"In 1849 [Mormon] President [Brigham] Young assigned Elders Amasa M. Lyman and Charles C. Rich...to travel throughout California to determine what kind of Church presence was feasible there. President Young soon requested that several families...travel with Elders Lyman and Rich to colonize southern California.
"By the spring of 1851, 437 men, women, and children had gathered in Payson, Utah, ready to begin the journey.
"Andrew Lytle was elected captain of the wagon train, with Joseph Matthews and David Seeley as subordinate captains—each of these three directing 50 wagons.
"William Crosby, Sidney Tanner, Jefferson Hunt, Alfred Bybee, Robert Smith, Daniel Clark, Samuel Rolfe, Wellington Seeley, George Garner, and Elders Lyman, Rich, and Parley P. Pratt headed up 10 wagons each.
"They set out on 23 March 1851, a total of 150 wagons, 588 oxen, 336 cows, 21 young stock, 107 horses, and 52 mules.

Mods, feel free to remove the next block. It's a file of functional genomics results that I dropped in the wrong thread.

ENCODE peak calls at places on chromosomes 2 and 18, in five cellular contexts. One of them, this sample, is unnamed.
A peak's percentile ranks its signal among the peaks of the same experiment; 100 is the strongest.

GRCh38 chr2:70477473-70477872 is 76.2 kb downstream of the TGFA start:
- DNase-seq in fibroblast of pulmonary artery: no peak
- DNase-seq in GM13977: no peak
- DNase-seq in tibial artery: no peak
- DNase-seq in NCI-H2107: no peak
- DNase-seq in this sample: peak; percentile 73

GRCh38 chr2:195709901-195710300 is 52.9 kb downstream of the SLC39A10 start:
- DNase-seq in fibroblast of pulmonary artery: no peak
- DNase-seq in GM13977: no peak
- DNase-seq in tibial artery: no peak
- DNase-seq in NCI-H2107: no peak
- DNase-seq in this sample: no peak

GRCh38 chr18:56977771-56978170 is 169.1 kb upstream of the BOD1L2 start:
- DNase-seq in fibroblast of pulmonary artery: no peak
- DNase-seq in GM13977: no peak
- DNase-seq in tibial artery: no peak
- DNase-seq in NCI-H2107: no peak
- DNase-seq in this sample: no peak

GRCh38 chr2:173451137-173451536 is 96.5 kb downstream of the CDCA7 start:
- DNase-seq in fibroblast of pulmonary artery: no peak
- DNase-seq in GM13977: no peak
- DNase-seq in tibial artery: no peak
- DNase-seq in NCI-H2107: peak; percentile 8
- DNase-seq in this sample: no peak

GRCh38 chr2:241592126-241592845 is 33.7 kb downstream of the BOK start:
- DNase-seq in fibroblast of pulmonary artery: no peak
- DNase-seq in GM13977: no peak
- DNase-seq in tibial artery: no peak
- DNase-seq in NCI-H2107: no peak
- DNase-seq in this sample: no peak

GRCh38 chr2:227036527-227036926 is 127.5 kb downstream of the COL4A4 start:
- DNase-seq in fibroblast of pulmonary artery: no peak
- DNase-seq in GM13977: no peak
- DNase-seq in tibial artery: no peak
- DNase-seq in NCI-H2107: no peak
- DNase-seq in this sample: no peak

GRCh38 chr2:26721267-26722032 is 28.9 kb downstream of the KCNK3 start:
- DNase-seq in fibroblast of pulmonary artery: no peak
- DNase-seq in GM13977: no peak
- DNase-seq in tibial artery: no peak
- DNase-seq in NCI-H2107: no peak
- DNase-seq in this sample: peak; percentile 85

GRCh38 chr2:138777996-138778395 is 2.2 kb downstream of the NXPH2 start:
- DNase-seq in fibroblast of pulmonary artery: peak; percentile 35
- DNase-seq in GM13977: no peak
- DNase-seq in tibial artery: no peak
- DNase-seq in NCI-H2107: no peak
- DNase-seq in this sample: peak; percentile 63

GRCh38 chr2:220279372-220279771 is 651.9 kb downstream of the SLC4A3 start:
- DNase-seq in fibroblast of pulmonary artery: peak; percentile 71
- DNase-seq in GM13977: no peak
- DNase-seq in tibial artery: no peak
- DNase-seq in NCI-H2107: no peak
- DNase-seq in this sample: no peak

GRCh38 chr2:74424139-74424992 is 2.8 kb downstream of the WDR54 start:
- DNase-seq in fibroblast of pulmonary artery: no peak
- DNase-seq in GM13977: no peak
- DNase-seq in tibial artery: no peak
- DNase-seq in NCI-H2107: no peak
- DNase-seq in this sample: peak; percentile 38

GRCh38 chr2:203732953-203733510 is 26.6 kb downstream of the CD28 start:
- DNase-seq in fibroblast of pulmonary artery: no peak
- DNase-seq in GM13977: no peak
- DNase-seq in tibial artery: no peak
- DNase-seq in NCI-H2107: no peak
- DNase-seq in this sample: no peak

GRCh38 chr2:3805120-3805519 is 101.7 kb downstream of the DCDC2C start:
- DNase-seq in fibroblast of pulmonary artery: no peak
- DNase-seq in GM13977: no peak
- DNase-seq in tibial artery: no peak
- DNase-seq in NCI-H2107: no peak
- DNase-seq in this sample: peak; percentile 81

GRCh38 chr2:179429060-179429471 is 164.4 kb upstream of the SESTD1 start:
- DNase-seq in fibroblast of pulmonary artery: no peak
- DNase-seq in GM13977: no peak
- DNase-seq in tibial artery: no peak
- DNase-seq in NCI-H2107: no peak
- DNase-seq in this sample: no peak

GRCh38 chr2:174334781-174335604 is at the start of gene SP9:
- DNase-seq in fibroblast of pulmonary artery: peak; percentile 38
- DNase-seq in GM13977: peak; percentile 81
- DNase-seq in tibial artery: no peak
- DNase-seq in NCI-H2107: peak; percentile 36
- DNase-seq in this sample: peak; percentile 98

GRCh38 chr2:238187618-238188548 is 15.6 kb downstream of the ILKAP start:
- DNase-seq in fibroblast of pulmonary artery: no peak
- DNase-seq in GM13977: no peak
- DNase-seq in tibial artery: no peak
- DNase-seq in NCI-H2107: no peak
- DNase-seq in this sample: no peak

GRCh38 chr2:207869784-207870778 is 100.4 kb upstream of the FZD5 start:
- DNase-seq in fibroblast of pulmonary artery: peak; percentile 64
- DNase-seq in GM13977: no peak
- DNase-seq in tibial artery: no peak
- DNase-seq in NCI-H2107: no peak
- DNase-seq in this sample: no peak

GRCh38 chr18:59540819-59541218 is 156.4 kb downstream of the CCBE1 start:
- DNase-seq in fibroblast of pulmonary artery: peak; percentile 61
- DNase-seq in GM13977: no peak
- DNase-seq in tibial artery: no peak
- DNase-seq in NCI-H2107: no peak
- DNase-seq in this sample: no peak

"Three members of the Twelve*, the Mississippi Company, 15 former Mormon Battalion men and their families, pioneers from Nauvoo, and even some seafaring San Francisco Saints were now bound together for a unique experience in fellowship and cooperation that would have a profound impact on the history of the West.
"In the fall of 1851, the San Bernardino Valley was transformed from a Mexican rancho into the largest predominantly Anglo-American settlement in the California southland..."
(from Marilyn Mills' article, True Community: Latter-day Saints in San Bernardino, 1851-1857)
*Note: The three members of the Twelve (Quorum of the Twelve Apostles) were Elders Amasa M. Lyman, First Mayor of San Bernardino; Charles C. Rich, Second Mayor of San Bernardino; and Parley P. Pratt, religious writer and poet.